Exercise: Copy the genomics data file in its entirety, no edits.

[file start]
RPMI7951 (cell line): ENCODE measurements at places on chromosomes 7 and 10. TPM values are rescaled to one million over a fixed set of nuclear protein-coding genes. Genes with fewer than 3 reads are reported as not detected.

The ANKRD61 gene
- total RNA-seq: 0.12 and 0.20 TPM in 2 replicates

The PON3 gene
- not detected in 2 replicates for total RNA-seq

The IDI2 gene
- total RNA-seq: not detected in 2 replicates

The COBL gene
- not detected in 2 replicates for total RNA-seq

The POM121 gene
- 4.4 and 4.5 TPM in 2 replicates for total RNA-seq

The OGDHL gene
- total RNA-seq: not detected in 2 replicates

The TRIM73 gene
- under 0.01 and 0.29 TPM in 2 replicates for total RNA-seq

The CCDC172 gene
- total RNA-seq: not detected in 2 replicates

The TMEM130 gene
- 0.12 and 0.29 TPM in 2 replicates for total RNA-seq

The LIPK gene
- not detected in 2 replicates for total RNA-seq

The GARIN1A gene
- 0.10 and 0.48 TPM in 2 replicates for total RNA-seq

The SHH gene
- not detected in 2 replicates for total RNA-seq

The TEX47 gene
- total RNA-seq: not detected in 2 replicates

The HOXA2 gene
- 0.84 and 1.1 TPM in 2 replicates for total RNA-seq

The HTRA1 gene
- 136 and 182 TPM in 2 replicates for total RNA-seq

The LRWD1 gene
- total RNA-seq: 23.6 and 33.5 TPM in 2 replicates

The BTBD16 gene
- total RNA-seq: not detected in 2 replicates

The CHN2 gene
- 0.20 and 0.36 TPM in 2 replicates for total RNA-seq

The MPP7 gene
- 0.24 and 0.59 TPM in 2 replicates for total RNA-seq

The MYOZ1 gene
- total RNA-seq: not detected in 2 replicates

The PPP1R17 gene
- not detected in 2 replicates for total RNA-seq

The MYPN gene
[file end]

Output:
RPMI7951 (cell line): ENCODE measurements at places on chromosomes 7 and 10. TPM values are rescaled to one million over a fixed set of nuclear protein-coding genes. Genes with fewer than 3 reads are reported as not detected.

The ANKRD61 gene
- total RNA-seq: 0.12 and 0.20 TPM in 2 replicates

The PON3 gene
- not detected in 2 replicates for total RNA-seq

The IDI2 gene
- total RNA-seq: not detected in 2 replicates

The COBL gene
- not detected in 2 replicates for total RNA-seq

The POM121 gene
- 4.4 and 4.5 TPM in 2 replicates for total RNA-seq

The OGDHL gene
- total RNA-seq: not detected in 2 replicates

The TRIM73 gene
- under 0.01 and 0.29 TPM in 2 replicates for total RNA-seq

The CCDC172 gene
- total RNA-seq: not detected in 2 replicates

The TMEM130 gene
- 0.12 and 0.29 TPM in 2 replicates for total RNA-seq

The LIPK gene
- not detected in 2 replicates for total RNA-seq

The GARIN1A gene
- 0.10 and 0.48 TPM in 2 replicates for total RNA-seq

The SHH gene
- not detected in 2 replicates for total RNA-seq

The TEX47 gene
- total RNA-seq: not detected in 2 replicates

The HOXA2 gene
- 0.84 and 1.1 TPM in 2 replicates for total RNA-seq

The HTRA1 gene
- 136 and 182 TPM in 2 replicates for total RNA-seq

The LRWD1 gene
- total RNA-seq: 23.6 and 33.5 TPM in 2 replicates

The BTBD16 gene
- total RNA-seq: not detected in 2 replicates

The CHN2 gene
- 0.20 and 0.36 TPM in 2 replicates for total RNA-seq

The MPP7 gene
- 0.24 and 0.59 TPM in 2 replicates for total RNA-seq

The MYOZ1 gene
- total RNA-seq: not detected in 2 replicates

The PPP1R17 gene
- not detected in 2 replicates for total RNA-seq

The MYPN gene